By David Henderson
“I have long contended that NAFTA was perhaps the worst trade deal ever made,” said President Trump at an October 1, 2018 White House ceremony where he touted its proposed replacement, the United States Mexico Canada Agreement (USMCA). A little over 14 months later, we are close to having the USMCA replace the North American Free Trade Agreement. Some people are referring to the USMCA as NAFTA 2.0. When we use such a numbering system for software, the higher the number the better the product. So software 2.0 is presumably better than software 1.0. In this case, though, USMCA is likely inferior to NAFTA. So USMCA could reasonably be labeled NAFTA 0.0.
In some small ways, USMCA is better than NAFTA. But in the main ways in which it differs, it’s worse. Of course, to judge any policy, you need a few criteria. My main criterion for trade agreements, which I share with the vast majority of economists, is: does the agreement move towards, or away from, free trade? On net, the USMCA is a move away.
These are the opening paragraphs of my latest Hoover article, “NAFTA 0.0,” Defining Ideas, December 20, 2019.
Despite his claim that NAFTA was so bad for the United States, Donald Trump has never bothered to explain why he thinks that. So let’s try to fill in the blanks. Trump’s statements over the last 30 years suggest that he is what economists call a mercantilist, someone who judges trade to be good if a country exports a lot and imports little. Adam Smith, in his 1776 classic, The Wealth of Nations, refuted mercantilism and economists ever since have bought Smith’s reasoning and added nuance and evidence. More on that shortly. But even if Smith hadn’t refuted mercantilism, NAFTA would have been good even by mercantilist standards. What mercantilists tended to favor was high tariffs on imports to their own country and low tariffs on exports to other countries. So they would have disliked the tariff structure that preceded NAFTA. Mexico’s tariffs on imports from the United States were approximately 10 percent and U.S. tariffs on imports from Mexico were approximately 4 percent. By reducing tariffs in both countries to zero, therefore, NAFTA reduced Mexico’s tariffs on U.S. goods much more than it reduced U.S. tariffs on Mexican goods. Even by mercantilist standards, that’s a win.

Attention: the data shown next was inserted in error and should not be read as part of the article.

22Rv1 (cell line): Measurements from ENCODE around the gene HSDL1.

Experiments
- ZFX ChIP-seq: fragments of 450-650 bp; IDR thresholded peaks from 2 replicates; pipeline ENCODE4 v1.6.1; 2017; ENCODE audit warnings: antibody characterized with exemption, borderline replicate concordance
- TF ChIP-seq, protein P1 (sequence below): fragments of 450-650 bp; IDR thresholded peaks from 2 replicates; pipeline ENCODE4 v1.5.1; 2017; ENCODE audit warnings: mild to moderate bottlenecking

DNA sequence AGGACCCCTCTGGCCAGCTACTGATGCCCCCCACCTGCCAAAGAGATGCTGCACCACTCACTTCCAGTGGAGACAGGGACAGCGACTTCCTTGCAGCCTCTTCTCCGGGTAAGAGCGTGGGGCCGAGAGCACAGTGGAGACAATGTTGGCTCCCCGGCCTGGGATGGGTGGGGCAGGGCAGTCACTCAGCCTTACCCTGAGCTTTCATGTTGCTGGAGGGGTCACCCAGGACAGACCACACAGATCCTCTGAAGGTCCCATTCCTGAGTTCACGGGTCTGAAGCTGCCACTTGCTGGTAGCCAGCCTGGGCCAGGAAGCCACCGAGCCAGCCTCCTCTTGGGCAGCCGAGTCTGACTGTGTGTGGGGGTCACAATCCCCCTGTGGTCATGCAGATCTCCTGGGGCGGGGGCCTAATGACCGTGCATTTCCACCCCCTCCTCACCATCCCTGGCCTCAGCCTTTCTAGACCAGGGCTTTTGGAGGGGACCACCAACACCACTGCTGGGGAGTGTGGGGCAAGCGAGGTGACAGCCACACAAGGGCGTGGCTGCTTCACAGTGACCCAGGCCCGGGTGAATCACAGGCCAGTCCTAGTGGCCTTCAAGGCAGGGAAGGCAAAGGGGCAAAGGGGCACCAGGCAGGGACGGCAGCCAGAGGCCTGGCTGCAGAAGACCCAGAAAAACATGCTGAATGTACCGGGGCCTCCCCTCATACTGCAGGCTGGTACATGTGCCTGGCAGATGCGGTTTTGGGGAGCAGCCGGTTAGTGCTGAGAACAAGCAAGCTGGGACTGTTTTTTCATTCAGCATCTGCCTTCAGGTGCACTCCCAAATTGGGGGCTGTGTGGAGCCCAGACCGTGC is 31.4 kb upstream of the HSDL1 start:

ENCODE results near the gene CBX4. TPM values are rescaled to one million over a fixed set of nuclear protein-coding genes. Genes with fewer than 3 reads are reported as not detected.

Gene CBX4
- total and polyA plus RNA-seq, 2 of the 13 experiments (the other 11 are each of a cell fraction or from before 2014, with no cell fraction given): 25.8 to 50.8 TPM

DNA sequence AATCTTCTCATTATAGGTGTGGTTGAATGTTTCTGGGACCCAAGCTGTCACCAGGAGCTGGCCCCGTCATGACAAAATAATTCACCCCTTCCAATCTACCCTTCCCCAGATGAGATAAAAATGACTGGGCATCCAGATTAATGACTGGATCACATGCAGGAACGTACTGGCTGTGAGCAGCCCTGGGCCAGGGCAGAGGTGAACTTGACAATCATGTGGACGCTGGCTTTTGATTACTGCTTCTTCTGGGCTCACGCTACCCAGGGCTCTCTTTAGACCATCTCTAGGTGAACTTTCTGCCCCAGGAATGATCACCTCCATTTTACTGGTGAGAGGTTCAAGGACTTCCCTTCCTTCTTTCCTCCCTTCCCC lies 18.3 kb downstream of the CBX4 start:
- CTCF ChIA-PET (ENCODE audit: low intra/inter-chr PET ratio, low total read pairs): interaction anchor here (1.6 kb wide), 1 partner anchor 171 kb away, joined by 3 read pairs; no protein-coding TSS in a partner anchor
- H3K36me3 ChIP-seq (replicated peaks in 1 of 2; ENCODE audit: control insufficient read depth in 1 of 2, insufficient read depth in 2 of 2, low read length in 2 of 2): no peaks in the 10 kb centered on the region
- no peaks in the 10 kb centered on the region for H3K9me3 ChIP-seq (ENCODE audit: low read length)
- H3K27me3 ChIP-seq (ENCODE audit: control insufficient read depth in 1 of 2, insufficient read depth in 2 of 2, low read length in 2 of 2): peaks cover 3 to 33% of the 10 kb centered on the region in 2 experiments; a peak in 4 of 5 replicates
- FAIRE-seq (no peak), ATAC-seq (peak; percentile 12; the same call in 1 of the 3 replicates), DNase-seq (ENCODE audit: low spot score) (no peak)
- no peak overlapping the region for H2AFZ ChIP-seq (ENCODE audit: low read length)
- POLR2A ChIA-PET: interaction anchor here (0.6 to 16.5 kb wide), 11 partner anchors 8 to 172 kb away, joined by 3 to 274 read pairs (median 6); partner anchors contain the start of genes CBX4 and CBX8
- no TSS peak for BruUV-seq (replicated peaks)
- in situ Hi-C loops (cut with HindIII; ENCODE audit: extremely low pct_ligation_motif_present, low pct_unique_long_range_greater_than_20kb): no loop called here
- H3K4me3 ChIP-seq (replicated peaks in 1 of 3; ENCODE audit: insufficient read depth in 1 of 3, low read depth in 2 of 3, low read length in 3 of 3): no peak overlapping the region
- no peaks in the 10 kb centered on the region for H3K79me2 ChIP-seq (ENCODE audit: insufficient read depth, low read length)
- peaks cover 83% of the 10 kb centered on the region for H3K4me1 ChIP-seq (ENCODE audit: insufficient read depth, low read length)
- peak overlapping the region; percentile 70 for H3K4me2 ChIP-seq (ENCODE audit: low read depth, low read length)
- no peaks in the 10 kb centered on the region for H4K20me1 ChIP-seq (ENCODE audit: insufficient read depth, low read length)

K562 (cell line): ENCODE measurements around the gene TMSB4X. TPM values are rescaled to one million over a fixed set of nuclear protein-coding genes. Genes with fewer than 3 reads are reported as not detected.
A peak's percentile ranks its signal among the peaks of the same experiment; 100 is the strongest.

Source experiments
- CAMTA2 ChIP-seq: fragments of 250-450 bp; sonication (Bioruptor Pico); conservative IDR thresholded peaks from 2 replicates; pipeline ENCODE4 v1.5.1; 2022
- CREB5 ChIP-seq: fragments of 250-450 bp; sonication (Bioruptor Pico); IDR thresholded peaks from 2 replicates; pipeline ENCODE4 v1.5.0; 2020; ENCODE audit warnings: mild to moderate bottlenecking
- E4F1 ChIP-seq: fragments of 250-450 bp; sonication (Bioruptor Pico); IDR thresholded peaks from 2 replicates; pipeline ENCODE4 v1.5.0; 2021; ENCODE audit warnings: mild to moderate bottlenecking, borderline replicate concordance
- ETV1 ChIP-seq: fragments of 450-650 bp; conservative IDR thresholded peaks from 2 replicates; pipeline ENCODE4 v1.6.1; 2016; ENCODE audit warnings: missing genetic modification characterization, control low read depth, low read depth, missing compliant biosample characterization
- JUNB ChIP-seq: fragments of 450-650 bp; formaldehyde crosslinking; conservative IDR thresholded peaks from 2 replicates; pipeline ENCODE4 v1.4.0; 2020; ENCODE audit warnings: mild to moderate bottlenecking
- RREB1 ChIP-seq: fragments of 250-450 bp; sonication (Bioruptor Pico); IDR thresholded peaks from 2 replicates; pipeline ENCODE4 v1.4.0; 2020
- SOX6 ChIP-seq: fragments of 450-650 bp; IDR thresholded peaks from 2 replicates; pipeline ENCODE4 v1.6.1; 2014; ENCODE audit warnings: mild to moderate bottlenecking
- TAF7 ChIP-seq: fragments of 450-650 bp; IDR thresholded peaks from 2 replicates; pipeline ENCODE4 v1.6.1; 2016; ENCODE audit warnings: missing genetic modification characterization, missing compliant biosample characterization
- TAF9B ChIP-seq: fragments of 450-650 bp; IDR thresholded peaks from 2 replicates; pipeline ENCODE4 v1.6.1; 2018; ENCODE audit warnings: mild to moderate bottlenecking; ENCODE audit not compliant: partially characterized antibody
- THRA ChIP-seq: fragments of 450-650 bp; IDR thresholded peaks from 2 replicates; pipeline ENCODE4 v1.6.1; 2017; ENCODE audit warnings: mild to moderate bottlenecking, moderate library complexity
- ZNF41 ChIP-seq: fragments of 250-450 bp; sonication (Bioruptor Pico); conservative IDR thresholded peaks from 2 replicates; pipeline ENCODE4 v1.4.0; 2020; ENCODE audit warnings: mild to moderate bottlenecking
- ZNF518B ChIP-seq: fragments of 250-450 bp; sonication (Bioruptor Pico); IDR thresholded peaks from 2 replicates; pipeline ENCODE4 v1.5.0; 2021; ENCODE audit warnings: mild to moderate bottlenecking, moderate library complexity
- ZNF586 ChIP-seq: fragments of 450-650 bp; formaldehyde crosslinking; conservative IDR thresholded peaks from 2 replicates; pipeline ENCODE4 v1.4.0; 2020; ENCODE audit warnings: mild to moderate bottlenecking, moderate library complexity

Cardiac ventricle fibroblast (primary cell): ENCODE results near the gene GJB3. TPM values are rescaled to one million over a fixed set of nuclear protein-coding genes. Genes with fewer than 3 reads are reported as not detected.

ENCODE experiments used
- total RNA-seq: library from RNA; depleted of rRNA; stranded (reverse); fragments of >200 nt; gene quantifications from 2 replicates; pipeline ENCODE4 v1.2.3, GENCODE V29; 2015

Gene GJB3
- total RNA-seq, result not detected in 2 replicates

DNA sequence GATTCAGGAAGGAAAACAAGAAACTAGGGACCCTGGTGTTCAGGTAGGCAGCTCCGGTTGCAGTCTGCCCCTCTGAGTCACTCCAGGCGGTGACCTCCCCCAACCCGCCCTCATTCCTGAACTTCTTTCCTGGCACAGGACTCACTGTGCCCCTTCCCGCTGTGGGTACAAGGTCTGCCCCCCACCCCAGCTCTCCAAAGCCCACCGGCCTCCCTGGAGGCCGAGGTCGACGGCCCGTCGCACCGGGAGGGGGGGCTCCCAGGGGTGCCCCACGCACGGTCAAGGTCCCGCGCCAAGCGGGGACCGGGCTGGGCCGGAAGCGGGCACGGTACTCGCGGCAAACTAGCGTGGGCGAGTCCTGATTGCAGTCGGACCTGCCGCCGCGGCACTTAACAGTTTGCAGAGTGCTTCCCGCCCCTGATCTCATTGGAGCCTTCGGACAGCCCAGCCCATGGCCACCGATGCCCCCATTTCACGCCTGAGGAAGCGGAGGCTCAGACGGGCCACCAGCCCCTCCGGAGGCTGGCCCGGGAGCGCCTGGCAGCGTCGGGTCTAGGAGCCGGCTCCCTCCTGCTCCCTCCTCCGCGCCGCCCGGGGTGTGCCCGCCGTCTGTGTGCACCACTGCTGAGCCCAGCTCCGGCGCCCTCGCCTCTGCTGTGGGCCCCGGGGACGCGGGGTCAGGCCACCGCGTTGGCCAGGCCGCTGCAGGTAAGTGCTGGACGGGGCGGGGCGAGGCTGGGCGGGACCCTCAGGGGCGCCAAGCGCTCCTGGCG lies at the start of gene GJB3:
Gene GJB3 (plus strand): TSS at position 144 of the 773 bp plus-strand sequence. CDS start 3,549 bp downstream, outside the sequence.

Read the whole thing.